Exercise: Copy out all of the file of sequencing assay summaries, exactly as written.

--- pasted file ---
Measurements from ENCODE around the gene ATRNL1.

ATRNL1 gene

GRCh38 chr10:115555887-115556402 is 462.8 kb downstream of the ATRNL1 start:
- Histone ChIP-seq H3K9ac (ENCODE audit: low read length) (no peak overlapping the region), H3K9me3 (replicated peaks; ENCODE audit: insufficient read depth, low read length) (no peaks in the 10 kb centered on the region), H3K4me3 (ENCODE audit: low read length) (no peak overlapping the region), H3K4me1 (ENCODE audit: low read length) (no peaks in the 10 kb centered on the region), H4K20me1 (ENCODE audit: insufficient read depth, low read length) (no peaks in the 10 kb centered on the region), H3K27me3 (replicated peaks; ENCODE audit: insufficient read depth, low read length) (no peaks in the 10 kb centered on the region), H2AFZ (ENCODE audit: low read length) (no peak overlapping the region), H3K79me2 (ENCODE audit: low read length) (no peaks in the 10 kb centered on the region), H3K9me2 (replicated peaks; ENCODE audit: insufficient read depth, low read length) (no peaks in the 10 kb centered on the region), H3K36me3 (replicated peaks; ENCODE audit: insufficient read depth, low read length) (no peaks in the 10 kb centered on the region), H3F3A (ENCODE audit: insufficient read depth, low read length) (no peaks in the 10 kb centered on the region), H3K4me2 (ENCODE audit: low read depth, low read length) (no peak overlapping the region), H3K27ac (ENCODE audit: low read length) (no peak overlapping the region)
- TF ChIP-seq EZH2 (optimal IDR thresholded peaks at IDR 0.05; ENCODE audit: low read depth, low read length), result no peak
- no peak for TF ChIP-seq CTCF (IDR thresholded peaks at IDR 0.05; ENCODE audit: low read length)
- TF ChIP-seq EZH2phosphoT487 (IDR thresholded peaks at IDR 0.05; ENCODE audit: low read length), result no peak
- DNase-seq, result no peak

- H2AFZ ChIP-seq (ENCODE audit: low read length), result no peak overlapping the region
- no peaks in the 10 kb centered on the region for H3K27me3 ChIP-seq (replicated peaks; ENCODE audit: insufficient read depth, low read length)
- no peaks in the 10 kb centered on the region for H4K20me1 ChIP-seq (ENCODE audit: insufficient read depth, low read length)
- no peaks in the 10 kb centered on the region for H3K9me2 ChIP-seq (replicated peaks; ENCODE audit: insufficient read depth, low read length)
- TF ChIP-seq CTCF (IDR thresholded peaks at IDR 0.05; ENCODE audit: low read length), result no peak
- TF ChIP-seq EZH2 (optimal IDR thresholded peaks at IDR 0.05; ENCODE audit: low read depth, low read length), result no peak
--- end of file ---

Measurements from ENCODE around the gene ATRNL1.

ATRNL1 gene

GRCh38 chr10:115555887-115556402 is 462.8 kb downstream of the ATRNL1 start:
- Histone ChIP-seq H3K9ac (ENCODE audit: low read length) (no peak overlapping the region), H3K9me3 (replicated peaks; ENCODE audit: insufficient read depth, low read length) (no peaks in the 10 kb centered on the region), H3K4me3 (ENCODE audit: low read length) (no peak overlapping the region), H3K4me1 (ENCODE audit: low read length) (no peaks in the 10 kb centered on the region), H4K20me1 (ENCODE audit: insufficient read depth, low read length) (no peaks in the 10 kb centered on the region), H3K27me3 (replicated peaks; ENCODE audit: insufficient read depth, low read length) (no peaks in the 10 kb centered on the region), H2AFZ (ENCODE audit: low read length) (no peak overlapping the region), H3K79me2 (ENCODE audit: low read length) (no peaks in the 10 kb centered on the region), H3K9me2 (replicated peaks; ENCODE audit: insufficient read depth, low read length) (no peaks in the 10 kb centered on the region), H3K36me3 (replicated peaks; ENCODE audit: insufficient read depth, low read length) (no peaks in the 10 kb centered on the region), H3F3A (ENCODE audit: insufficient read depth, low read length) (no peaks in the 10 kb centered on the region), H3K4me2 (ENCODE audit: low read depth, low read length) (no peak overlapping the region), H3K27ac (ENCODE audit: low read length) (no peak overlapping the region)
- TF ChIP-seq EZH2 (optimal IDR thresholded peaks at IDR 0.05; ENCODE audit: low read depth, low read length), result no peak
- no peak for TF ChIP-seq CTCF (IDR thresholded peaks at IDR 0.05; ENCODE audit: low read length)
- TF ChIP-seq EZH2phosphoT487 (IDR thresholded peaks at IDR 0.05; ENCODE audit: low read length), result no peak
- DNase-seq, result no peak

- H2AFZ ChIP-seq (ENCODE audit: low read length), result no peak overlapping the region
- no peaks in the 10 kb centered on the region for H3K27me3 ChIP-seq (replicated peaks; ENCODE audit: insufficient read depth, low read length)
- no peaks in the 10 kb centered on the region for H4K20me1 ChIP-seq (ENCODE audit: insufficient read depth, low read length)
- no peaks in the 10 kb centered on the region for H3K9me2 ChIP-seq (replicated peaks; ENCODE audit: insufficient read depth, low read length)
- TF ChIP-seq CTCF (IDR thresholded peaks at IDR 0.05; ENCODE audit: low read length), result no peak
- TF ChIP-seq EZH2 (optimal IDR thresholded peaks at IDR 0.05; ENCODE audit: low read depth, low read length), result no peak